IBHOF inductee and boxing gambling expert Graham Houston looks for the betting value in Saturday night’s clash between heavyweight contenders Luis Ortiz and Charles Martin, and the rematch between Jonnie Rice and Michael Coffie.

One could have been forgiven for thinking we’d seen the last of  Charles Martin as a top-tier heavyweight after his two rounds collapse against Anthony Joshua in what has to be described as a pitiful performance. But, five years on, Martin is not just still around, he’s one fight away from a heavyweight title challenge. 

Martin meets Cuba’s Miami-based Luis Ortiz in an all-southpaw IBF championship eliminator in Florida tonight (early Sunday in the UK). A win here and Martin will be in position to challenge Oleksandr Usyk. The betting odds suggest Martin will fall short.  “King Kong” Ortiz is a 1/4 (-400) favourite at Betfred. However, Martin as a 3/1 (+300) underdog merits consideration.

First and foremost, we have Ortiz’ age to consider. He’s 42 years old. Yes, heavyweights as a rule age later than boxers in other weight divisions. But 42 is getting up there.

Then we have Ortiz’ inactivity to take into account. He’s boxed just one round in two years, and that could hardly be called a contest, with Alexander Flores going down easily in 45 seconds.

Martin is no spring chicken at 35 but he has shown some improvement working with Los Angeles trainer Manny Robles. He was methodical and steady in his last fight when he walked down the huge Gerald Washington before lowering the boom with a big left hand in the sixth round. His only loss since the Joshua debacle was a unanimous decision defeat against Adam Kownacki, but Martin fought well. He was outworked in the early rounds but finished strongly and I thought he hurt Kownacki with left hands in the last round. Martin is a big man and he can punch (25 KOs in 28 wins). He seems to have found himself as a fighter.

Ortiz wasn’t exactly a ball of fire in his wins over the likes of Travis Kauffman and Christian Hammer. And while he gave Deontay Wilder fits in their two bouts, Ortiz ended up getting stopped each time. Martin could be catching Ortiz at the right time.

The site favours Ortiz, and, like Martin, he’s a big man (6ft 4ins, 243lbs) and a good puncher. Ortiz looks the better technician, but Martin is younger and probably stronger. The boxers will be fighting in a small ring. This could come down to who can land first with a decisive blow.

With two heavy hitters clashing, a full-distance bout looks unlikely. But the “distance — no” proposition carries a steep price tag at 1/3 (general). The total-rounds proposition has been set at 6.5, with the “over” priced at 4/5 (-125). There actually could be some value in the “over”. Each man can hurt the other, so it’s possible we’ll have something of a stand-off in the early rounds, with each boxer wary of getting tagged.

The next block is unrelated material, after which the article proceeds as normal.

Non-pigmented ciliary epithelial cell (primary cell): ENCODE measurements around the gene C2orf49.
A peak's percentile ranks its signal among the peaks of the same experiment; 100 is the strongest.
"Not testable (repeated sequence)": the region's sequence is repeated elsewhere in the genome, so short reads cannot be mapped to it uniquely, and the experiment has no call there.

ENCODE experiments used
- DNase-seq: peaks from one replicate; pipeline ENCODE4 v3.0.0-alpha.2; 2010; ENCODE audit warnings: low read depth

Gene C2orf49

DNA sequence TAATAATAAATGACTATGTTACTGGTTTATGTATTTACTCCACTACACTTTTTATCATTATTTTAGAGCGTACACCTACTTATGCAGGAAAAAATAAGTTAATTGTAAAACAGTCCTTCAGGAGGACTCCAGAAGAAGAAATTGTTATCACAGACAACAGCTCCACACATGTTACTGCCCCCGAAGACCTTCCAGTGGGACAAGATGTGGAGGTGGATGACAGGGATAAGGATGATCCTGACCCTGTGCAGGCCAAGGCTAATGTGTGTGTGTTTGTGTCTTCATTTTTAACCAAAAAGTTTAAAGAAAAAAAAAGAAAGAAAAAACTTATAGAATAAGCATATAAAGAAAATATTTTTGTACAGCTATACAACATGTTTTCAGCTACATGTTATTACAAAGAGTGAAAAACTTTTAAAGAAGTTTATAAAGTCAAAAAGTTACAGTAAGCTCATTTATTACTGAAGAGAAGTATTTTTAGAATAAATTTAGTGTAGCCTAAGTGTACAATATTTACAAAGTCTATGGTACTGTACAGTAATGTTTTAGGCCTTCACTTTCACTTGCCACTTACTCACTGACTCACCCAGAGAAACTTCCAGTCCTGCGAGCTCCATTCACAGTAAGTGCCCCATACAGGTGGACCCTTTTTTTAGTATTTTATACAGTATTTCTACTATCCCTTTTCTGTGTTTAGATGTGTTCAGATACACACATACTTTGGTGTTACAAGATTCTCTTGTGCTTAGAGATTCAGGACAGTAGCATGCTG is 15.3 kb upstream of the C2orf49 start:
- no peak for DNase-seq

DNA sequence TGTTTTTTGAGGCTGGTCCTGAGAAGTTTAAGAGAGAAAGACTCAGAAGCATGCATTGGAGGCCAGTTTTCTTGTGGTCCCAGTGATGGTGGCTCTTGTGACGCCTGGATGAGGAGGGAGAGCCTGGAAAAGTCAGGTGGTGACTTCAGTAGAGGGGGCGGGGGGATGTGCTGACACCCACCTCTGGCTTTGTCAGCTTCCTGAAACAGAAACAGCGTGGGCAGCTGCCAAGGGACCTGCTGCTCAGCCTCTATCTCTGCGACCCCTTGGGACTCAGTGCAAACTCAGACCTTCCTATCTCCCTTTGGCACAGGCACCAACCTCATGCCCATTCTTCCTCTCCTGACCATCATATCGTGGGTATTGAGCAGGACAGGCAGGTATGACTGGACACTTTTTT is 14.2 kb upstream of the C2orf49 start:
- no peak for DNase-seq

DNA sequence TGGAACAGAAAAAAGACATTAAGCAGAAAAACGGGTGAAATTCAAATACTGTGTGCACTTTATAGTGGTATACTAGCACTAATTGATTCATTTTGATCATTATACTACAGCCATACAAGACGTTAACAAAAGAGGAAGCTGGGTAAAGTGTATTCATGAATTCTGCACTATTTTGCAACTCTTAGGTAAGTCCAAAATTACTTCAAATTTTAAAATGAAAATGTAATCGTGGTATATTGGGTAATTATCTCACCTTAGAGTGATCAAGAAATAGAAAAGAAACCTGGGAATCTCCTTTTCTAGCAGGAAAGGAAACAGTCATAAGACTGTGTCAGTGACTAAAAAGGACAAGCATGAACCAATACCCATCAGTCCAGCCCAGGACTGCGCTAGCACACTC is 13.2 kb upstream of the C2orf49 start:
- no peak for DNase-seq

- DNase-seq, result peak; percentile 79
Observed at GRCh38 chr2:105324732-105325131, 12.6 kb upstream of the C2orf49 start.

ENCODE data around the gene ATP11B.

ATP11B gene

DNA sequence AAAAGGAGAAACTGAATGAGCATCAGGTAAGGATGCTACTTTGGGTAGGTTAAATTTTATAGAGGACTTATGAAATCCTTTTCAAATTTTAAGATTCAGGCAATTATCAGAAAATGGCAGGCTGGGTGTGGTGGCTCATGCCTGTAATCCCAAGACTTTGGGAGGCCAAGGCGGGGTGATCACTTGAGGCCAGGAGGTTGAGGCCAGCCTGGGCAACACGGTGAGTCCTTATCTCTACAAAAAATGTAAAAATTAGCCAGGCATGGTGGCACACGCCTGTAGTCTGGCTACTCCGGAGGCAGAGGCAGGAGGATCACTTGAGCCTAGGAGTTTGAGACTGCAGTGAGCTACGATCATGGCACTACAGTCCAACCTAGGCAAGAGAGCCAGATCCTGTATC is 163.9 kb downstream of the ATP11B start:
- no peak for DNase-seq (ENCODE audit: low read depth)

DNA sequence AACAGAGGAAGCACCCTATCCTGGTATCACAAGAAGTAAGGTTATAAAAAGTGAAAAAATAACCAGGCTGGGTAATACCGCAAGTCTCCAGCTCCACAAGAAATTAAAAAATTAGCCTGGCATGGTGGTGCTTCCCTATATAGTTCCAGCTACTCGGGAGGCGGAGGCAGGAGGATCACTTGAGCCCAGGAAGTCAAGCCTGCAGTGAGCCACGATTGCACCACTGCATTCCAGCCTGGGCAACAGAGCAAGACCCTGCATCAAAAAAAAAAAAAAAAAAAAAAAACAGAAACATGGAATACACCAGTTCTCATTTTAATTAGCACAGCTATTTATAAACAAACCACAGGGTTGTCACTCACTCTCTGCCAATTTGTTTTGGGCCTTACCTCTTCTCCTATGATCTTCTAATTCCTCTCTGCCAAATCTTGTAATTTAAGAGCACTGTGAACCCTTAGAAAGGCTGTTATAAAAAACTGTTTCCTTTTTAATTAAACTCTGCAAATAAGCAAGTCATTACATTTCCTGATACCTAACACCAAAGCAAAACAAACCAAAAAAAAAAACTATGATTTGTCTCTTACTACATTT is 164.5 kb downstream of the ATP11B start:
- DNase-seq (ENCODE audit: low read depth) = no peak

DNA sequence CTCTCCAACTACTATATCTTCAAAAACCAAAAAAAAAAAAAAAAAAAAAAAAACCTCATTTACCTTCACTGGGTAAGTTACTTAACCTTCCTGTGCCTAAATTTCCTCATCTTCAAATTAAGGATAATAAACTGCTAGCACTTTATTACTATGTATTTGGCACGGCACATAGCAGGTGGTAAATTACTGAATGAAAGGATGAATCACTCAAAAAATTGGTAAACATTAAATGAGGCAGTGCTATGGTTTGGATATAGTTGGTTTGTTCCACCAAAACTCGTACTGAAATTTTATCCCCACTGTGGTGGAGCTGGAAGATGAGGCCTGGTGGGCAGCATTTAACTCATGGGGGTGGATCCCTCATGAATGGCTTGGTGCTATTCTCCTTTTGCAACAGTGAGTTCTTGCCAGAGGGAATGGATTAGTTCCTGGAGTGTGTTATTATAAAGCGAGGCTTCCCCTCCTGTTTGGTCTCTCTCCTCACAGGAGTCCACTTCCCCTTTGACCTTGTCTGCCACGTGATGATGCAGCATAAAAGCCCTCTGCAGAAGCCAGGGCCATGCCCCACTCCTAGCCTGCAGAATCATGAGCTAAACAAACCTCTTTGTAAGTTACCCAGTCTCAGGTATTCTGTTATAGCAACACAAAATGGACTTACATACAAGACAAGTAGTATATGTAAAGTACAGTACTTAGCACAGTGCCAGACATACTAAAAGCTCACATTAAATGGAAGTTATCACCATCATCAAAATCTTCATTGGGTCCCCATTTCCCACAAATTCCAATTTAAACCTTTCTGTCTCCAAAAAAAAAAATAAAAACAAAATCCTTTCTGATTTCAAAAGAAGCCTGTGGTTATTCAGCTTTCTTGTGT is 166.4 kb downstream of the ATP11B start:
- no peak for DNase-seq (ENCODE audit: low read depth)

The problem here is that one punch could change things in a hurry. Anyone betting on the “over” proposition will be on tenterhooks. This just looks the sort of fight where someone could “go” at any time. The total-rounds proposition is too much of a coin-flip for me although I slightly favour the bout to reach the midway point of Round 7.

However, I’m liking the underdog price on Martin. He seems to have a new-found self-belief. And while no great shakes as a stylist, Martin does carry power in that southpaw left hand. Ortiz might be vulnerable at this stage of his career. Betfred offers Martin by KO, TKO or DQ at 5/1 (+500). That’s tempting, but I prefer a straight-up bet on Martin at 3/1 just in case this fight somehow, some way, makes it to the final bell.

In another fight on the all-heavyweight PPV show, Jonnie Rice meets Michael Polite Coffie in a rematch. Last time, Rice pulled off the upset when he stopped Coffie in the fifth round last July. It was a lacklustre showing from Coffie, who had a 12-0 record going into the bout and had stopped his last four opponents. 

The narrative here is that the big, strong heavy-handed Coffie had an off-night and will turn the tables. I’m not so sure about that. Rice has been an under-achiever but he has some ability and can punch a bit. He dominated the last fight with Coffie. I’m expecting a better version of Coffie to show up, but I don’t see why Rice can’t win again. 

Last time, Rice was a big underdog. He’s been bet up to favourite for the rematch, with a ticket price of 8/13 (-160) at Betfred. Rice weighed in at a hefty 284lbs, which is a concern — that is some 15lbs more than he weighed for the first meeting with Coffie. But it’s possible that Rice increased his strength training and added weight because he plans to hold his ground and level off big right hands. I guess we will find out soon enough.

If you believe that Coffie will get it right this time around you’ll no doubt like his underdog price of 7/5 (+140). But it wasn’t a case of Coffie losing on a one-punch KO last time, like, say, Lennox Lewis against Hasim Rahman or Dillian Whyte against Alexander Povetkin. No, Rice dished out a systematic beatdown. 

Anything can happen in heavyweight boxing, of course, but I’ll go with Rice to repeat his previous win. I get the feeling that Rice simply might have Coffie’s number.

Main image: Ryan Hafey/Premier Boxing Champions.